To leave my cosy front window.
To tap away in pastures new.
That’s right peeps. Gidday HQ is on the move.

The Stuff That Dreams Are Made Of…

I was happily ensconsed at a local cafe this afternoon, sipping my coffee and picking at a slice of quite sublime lemon and ginger cake, when I came across an interview in The Times with some of the Brisbane-ites who were affected by Australia’s shocking floods 100 days ago (yes I thought, ‘only 100 days’ too).

Right in the middle of the first column was a paragraph that really made me stop and think – it went something like this:

Someone said to me ‘You should be thankful you’re alive.  What you’ve lost is just stuff’, she said.  ‘But your ‘stuff’ is what validates you.  Now we feel invaild and invisible.’

When I arrived in the UK over seven years ago, I had planned to be living with the one person I knew and had arranged for the contents of my flat in Melbourne to be professionally packed up and shipped here.  Long story short – he freaked at the ‘responsibility’ for me coming over here and I moved out after six weeks into a share-house with someone I didn’t know. As one does in London…you know the adage ‘When in Rome…’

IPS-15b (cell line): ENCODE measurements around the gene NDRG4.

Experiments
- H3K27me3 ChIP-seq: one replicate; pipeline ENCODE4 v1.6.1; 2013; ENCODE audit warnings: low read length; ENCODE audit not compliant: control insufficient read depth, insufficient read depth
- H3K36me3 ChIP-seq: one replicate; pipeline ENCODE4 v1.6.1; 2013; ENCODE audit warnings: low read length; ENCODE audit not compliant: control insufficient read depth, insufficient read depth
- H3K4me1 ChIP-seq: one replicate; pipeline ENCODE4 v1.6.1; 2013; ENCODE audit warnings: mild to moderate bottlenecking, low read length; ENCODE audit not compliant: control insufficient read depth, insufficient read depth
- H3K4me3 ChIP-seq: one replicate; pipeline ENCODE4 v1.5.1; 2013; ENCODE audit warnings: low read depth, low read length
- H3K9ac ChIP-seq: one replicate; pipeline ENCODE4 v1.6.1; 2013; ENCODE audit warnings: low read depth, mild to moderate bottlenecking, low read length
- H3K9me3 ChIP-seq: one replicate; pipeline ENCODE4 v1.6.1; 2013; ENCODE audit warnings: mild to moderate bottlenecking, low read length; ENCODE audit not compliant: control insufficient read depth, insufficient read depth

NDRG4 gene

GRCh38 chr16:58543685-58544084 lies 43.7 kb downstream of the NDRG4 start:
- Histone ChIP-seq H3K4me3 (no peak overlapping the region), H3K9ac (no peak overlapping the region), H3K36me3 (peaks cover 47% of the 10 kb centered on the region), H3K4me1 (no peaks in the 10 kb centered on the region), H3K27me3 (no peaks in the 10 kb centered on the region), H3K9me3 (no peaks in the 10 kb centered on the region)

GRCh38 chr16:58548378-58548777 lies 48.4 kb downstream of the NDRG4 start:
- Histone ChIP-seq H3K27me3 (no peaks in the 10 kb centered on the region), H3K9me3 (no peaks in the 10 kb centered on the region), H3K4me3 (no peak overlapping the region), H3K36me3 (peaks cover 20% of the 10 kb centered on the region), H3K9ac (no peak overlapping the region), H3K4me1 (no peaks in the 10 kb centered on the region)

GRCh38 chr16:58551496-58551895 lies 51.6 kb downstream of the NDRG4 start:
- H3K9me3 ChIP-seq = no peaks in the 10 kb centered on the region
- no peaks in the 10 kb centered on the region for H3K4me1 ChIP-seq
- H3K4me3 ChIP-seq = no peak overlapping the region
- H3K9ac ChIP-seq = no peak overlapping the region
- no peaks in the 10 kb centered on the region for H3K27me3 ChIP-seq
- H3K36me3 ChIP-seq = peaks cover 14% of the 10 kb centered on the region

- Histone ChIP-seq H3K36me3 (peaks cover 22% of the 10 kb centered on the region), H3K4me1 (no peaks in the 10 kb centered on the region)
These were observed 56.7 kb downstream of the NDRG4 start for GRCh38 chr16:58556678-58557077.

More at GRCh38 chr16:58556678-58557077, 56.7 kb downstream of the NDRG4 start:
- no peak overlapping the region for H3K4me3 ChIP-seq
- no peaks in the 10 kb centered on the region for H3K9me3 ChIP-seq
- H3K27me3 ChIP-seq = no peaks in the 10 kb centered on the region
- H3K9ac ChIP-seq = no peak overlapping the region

So my ‘stuff’ (and my dreams) sat in storage.

I moved into my current flat a year later and I cannot even describe the joy of unwrapping MY couch, unpacking MY books, MY music, MY photos and pictures and basically surrounding myself with MY stuff.  It made me feel whole again, reminiscing over things that had been by-the-by in Melbourne but that had suddenly taken on a comforting and joyful nostalgia.  I remember unpacking my stereo, unearthing an adaptor from somewhere and, in the midst of the mountain of bubble wrap and paper wadding, listening to one CD after another: Kylie, Aussie Crawl, Bachelor Girl, Savage Garden, Noiseworks (just in case the neighbours did not realise that there was an Aussie ‘in da house’) as well as some vintage Madonna, Elton John and Neil Diamond.